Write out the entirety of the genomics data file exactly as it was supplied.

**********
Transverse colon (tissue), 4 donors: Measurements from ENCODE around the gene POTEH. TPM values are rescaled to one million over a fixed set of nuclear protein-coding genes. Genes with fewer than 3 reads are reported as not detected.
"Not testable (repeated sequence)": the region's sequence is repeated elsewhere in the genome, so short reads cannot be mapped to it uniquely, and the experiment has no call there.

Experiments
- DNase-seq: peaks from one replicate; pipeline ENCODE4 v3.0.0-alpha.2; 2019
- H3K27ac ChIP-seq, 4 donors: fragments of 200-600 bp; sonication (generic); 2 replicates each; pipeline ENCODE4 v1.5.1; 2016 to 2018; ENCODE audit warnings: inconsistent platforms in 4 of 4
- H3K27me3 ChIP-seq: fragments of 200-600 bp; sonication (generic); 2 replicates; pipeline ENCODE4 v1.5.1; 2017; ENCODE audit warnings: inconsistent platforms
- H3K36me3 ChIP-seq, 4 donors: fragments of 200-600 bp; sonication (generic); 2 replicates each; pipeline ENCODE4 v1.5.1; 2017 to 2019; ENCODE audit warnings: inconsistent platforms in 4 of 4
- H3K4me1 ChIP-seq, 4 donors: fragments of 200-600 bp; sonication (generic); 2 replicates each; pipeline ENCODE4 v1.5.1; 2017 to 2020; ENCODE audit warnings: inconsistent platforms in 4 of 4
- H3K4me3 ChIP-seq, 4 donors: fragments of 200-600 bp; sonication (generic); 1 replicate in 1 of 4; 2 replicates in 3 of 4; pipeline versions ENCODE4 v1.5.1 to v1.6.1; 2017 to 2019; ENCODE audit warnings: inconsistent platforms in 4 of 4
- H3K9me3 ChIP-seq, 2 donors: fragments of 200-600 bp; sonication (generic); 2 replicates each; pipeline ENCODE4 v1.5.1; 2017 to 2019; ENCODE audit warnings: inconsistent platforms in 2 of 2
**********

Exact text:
Transverse colon (tissue), 4 donors: Measurements from ENCODE around the gene POTEH. TPM values are rescaled to one million over a fixed set of nuclear protein-coding genes. Genes with fewer than 3 reads are reported as not detected.
"Not testable (repeated sequence)": the region's sequence is repeated elsewhere in the genome, so short reads cannot be mapped to it uniquely, and the experiment has no call there.

Experiments
- DNase-seq: peaks from one replicate; pipeline ENCODE4 v3.0.0-alpha.2; 2019
- H3K27ac ChIP-seq, 4 donors: fragments of 200-600 bp; sonication (generic); 2 replicates each; pipeline ENCODE4 v1.5.1; 2016 to 2018; ENCODE audit warnings: inconsistent platforms in 4 of 4
- H3K27me3 ChIP-seq: fragments of 200-600 bp; sonication (generic); 2 replicates; pipeline ENCODE4 v1.5.1; 2017; ENCODE audit warnings: inconsistent platforms
- H3K36me3 ChIP-seq, 4 donors: fragments of 200-600 bp; sonication (generic); 2 replicates each; pipeline ENCODE4 v1.5.1; 2017 to 2019; ENCODE audit warnings: inconsistent platforms in 4 of 4
- H3K4me1 ChIP-seq, 4 donors: fragments of 200-600 bp; sonication (generic); 2 replicates each; pipeline ENCODE4 v1.5.1; 2017 to 2020; ENCODE audit warnings: inconsistent platforms in 4 of 4
- H3K4me3 ChIP-seq, 4 donors: fragments of 200-600 bp; sonication (generic); 1 replicate in 1 of 4; 2 replicates in 3 of 4; pipeline versions ENCODE4 v1.5.1 to v1.6.1; 2017 to 2019; ENCODE audit warnings: inconsistent platforms in 4 of 4
- H3K9me3 ChIP-seq, 2 donors: fragments of 200-600 bp; sonication (generic); 2 replicates each; pipeline ENCODE4 v1.5.1; 2017 to 2019; ENCODE audit warnings: inconsistent platforms in 2 of 2